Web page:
Serendipitous synchronicity. When I keep hearing the same phrase or idea from a diverse variety of sources, I perk up. First, I was listening to some chucklehead talking about how the earthquake in Haiti was “God’s way of testing the people’s faith.” Somehow, dropping tons of cement and stone and brick on defenseless poor people seems like a bit of an extreme test to me. Why can’t God go for the multiple choice or true/false variety? Or, better yet, why does God have to test people at all? Where does the God of mercy, justice, love, grace, kindness, compassion, and healing come up with these tests? A little while later, I heard a commentator saying that President Obama has “failed each and every test” while in office. That seems a little extreme. He actually hasn’t had much time to study for any tests, considering the fact that he was immediately buried under the rubble of a crumbling economy and a country at war in two different areas of the globe. Oh, wait, maybe God is testing Obama… Two nights ago I heard a TV preacher say, “the devil has tested the moral fiber of America and America has failed.” Apparently, we are like Jesus in the wilderness — as far as being tempted goes — but surprisingly we don’t score as high on tests as Jesus does. But I thought that was the point. We never do as well as Jesus — that’s why we need Jesus. Yesterday I listened to a heavily made-up woman preacher who explained that God and the devil work together to test us. She explained that God sometimes causes war “to test men’s patriotism and resolve,” but that the devil enters in to cause “good boys to die, testing the faith of family and friends.” I can’t even begin to explain all the problems I have with this convoluted and creative theological perspective. Is our God actually so manipulative and devious?
And who says life ought to be a series of tests, anyway? Do we actually believe ourselves to be some cosmic lab experiment with God pushing us to our limits to find out just how much we can take before we crack? I remember a situation in my first church appointment. A young couple discovered that their beautiful infant daughter was terminally ill. A well-meaning, but obliviously dangerous “saint” befriended the couple and began telling them that the whole situation was simply “a test,” to see if their faith was strong enough. She promised them that, if they prayed and truly believed, God would answer their prayers. She held out a sliver of hope to two desperate young people who trusted her and wanted to believe what she said. Shortly after the baby died, this woman abandoned the young couple, explaining that she couldn’t waste time with people with such weak faith. It simply is not a part of my theology to worship a God that would use babies, illness, and disease to test us. I have never been able to fully make peace with the Abraham and Isaac story — I know what it means, and I have heard all the interpretations, but I can’t quite reconcile the intentional manipulation. For me, it is a matter of intention. Surely, life tests us in many ways, but as part of the natural order of things, not because our loving God is trying to trip us up.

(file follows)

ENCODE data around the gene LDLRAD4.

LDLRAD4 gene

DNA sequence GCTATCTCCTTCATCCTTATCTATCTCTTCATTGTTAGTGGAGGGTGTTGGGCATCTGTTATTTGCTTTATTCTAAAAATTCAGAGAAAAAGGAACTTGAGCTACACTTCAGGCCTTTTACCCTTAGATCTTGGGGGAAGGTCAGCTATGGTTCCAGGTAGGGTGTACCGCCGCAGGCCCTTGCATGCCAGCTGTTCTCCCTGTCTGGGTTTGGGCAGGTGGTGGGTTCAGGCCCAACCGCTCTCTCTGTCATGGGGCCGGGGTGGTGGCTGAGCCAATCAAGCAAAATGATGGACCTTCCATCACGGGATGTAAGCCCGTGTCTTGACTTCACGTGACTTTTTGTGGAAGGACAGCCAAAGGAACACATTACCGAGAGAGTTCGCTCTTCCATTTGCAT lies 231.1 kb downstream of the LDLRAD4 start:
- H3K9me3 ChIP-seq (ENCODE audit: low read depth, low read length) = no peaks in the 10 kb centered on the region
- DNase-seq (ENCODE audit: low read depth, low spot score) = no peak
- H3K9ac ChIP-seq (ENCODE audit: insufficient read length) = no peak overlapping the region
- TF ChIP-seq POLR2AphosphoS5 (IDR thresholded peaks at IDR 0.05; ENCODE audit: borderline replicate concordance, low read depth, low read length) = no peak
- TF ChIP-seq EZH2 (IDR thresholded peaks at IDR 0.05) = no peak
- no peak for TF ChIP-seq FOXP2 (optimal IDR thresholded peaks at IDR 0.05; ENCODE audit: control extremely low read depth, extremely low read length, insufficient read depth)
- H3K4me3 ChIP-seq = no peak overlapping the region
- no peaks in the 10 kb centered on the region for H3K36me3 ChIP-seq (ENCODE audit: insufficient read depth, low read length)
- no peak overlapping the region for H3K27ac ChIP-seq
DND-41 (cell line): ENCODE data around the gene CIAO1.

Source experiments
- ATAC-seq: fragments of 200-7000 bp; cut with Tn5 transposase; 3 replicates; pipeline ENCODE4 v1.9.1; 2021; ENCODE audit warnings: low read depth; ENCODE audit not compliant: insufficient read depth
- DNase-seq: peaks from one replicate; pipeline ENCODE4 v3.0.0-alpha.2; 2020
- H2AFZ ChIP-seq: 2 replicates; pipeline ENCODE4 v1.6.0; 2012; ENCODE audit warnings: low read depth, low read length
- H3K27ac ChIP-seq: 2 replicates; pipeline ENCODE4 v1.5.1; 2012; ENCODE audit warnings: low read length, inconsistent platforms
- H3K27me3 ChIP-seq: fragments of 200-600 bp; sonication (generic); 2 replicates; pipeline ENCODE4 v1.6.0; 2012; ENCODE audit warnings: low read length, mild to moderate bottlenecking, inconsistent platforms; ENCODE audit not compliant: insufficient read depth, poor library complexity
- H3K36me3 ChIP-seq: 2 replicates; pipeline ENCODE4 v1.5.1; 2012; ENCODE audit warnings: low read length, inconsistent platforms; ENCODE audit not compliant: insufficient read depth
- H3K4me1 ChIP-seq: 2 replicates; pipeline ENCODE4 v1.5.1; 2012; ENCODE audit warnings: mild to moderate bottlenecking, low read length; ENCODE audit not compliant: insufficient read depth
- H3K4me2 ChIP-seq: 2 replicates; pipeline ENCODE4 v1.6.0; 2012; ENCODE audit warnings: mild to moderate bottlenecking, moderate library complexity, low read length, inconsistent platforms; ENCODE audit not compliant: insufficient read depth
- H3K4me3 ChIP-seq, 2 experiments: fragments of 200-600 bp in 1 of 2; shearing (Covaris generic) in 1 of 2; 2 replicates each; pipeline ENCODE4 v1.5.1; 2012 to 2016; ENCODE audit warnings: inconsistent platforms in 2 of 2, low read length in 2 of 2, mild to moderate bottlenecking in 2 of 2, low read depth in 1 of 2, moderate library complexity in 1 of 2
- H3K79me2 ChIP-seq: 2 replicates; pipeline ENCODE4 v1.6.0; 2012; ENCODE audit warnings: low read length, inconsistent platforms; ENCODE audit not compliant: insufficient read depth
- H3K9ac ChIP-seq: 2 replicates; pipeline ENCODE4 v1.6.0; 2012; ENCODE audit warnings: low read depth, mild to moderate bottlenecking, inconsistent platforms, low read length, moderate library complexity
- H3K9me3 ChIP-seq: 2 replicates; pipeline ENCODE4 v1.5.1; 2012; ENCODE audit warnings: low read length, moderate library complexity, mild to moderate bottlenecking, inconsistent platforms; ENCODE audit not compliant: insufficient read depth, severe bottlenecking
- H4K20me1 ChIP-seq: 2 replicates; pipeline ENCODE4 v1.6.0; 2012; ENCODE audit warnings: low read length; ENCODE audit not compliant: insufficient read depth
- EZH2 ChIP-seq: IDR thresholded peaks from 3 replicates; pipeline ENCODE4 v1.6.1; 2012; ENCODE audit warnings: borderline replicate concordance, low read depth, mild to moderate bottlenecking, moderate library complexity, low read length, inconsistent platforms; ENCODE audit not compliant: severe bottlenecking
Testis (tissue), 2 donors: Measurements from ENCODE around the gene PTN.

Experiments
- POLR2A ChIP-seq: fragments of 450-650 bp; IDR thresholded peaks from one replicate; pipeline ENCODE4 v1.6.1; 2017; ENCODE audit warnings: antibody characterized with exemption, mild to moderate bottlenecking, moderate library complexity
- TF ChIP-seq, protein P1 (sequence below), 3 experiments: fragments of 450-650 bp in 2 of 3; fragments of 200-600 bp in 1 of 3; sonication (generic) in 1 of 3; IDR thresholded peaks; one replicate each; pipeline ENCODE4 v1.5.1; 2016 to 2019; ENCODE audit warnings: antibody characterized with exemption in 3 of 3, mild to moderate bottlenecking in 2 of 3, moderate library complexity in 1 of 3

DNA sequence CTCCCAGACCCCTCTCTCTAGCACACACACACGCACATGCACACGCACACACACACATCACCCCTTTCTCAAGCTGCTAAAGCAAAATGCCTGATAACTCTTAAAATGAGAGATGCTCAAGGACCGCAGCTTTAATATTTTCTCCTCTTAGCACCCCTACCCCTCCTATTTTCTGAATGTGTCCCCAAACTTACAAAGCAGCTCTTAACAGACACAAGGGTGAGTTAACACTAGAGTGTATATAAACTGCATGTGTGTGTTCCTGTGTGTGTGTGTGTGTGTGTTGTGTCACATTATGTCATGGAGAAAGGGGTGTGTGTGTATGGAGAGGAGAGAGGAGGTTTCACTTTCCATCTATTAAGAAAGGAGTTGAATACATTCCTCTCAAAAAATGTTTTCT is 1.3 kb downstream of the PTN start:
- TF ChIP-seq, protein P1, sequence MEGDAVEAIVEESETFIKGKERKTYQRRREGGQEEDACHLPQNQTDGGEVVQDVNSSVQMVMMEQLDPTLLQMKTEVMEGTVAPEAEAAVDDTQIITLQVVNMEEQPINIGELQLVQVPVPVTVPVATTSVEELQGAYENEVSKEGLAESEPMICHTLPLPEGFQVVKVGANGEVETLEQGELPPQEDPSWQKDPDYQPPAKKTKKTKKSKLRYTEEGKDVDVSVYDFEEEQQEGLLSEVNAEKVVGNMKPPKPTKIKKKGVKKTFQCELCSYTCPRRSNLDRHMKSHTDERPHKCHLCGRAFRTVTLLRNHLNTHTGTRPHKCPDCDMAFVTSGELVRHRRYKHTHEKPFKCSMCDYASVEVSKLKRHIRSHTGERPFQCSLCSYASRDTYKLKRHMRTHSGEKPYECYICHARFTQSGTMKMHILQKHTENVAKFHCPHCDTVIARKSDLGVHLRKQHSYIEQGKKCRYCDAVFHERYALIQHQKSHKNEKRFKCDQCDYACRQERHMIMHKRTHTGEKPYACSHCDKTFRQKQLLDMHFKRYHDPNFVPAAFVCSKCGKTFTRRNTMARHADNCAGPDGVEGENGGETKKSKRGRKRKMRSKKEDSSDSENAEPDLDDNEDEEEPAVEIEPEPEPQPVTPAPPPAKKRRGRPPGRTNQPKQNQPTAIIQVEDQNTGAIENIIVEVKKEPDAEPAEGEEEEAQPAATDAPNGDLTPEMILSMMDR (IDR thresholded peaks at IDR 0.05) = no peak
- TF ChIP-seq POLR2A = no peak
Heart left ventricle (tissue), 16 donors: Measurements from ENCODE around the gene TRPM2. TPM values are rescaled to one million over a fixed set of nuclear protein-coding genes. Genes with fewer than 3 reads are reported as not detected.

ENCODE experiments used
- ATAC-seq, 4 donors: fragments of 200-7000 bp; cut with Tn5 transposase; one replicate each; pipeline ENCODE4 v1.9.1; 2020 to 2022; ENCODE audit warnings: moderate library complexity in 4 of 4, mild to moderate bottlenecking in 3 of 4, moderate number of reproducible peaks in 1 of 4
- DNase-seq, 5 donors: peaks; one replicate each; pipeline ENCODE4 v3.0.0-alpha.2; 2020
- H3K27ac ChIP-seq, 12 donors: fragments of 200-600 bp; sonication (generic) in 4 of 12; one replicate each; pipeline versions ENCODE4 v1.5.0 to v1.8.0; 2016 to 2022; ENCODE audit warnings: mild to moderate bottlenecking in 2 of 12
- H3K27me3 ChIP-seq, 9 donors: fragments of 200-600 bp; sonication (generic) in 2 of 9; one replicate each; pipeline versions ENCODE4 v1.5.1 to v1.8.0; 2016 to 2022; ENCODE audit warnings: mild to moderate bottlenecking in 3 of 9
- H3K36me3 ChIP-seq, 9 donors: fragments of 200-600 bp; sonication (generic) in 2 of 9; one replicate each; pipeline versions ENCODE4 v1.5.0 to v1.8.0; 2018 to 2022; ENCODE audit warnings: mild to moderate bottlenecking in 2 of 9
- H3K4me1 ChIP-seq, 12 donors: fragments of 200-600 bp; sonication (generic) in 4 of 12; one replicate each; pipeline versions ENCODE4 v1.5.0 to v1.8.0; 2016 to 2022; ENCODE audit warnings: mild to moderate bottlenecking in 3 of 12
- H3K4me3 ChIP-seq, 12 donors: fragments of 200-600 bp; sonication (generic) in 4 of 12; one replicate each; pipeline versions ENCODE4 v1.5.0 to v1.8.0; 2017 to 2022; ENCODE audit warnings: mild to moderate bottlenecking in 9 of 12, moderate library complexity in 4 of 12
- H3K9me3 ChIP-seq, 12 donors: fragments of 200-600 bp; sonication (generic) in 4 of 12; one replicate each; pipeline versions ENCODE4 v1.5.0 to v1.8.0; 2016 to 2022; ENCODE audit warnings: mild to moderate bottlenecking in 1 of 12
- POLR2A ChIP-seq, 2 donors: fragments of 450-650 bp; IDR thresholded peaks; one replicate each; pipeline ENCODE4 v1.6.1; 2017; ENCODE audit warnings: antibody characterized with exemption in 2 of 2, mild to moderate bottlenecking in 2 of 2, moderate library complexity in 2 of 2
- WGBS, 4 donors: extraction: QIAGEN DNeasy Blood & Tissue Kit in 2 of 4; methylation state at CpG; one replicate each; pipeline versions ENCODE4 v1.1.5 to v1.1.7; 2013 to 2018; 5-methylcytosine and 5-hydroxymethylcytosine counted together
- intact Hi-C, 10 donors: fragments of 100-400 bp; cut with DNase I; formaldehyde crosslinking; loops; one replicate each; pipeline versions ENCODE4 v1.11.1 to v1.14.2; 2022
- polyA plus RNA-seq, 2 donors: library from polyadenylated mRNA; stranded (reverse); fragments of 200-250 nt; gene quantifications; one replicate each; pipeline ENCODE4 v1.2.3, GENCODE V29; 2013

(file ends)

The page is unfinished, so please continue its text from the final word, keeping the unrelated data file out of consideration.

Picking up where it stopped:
I met a young woman in Baltimore a few years ago. She was living on the streets and told me that she got kicked out of her home by her father because she regularly got in the liquor cabinet. I thought this sounded a little extreme, so I confirmed the story with the parents. It seems their daughter had a drinking problem. They sent her to rehab, then brought her home. They restocked the liquor cabinet and made sure that their daughter knew where they hid the key. Then they installed surveillance cameras and left her home alone on an almost daily basis. After three weeks, she finally broke down and started sneaking drinks. Her parents confronted her with evidence of her failures and told her she couldn’t be trusted and they weren’t going to watch her destroy her life — so they kicked her out of her home (to help toughen her up, according to her father…). This story illustrates for me the “God is testing us” school of thought. It isn’t a test when the one holding all the power (omnipotence), knowledge (omniscience), and awareness (omnipresence) manipulates our weaknesses to see how long it takes us to fail — it’s a trap.
It may just be a symptom of a cynical age that we believe that life is fundamentally a burden, or a trial, or a test. If we believe in a loving God, then life should be a gift and a blessing. It would be wonderful to believe in a God of grace, who only wants the best for creation — who gives people a future with hope. How wonderful it would be to know that our God isn’t anxiously awaiting our failings so that we might be punished, but like a loving parent is the first to scoop us up and comfort us when we fall. I do believe in a God who expects the best from us humans, but one who also exalts in our successes and empathizes with our failures. How hopeless and depressing it must be to think that when hardships fall and our faith is pushed to the limits, it is God who is causing our pain. I choose to believe that God is on my side, and any test I pass in this life, I pass by God’s grace.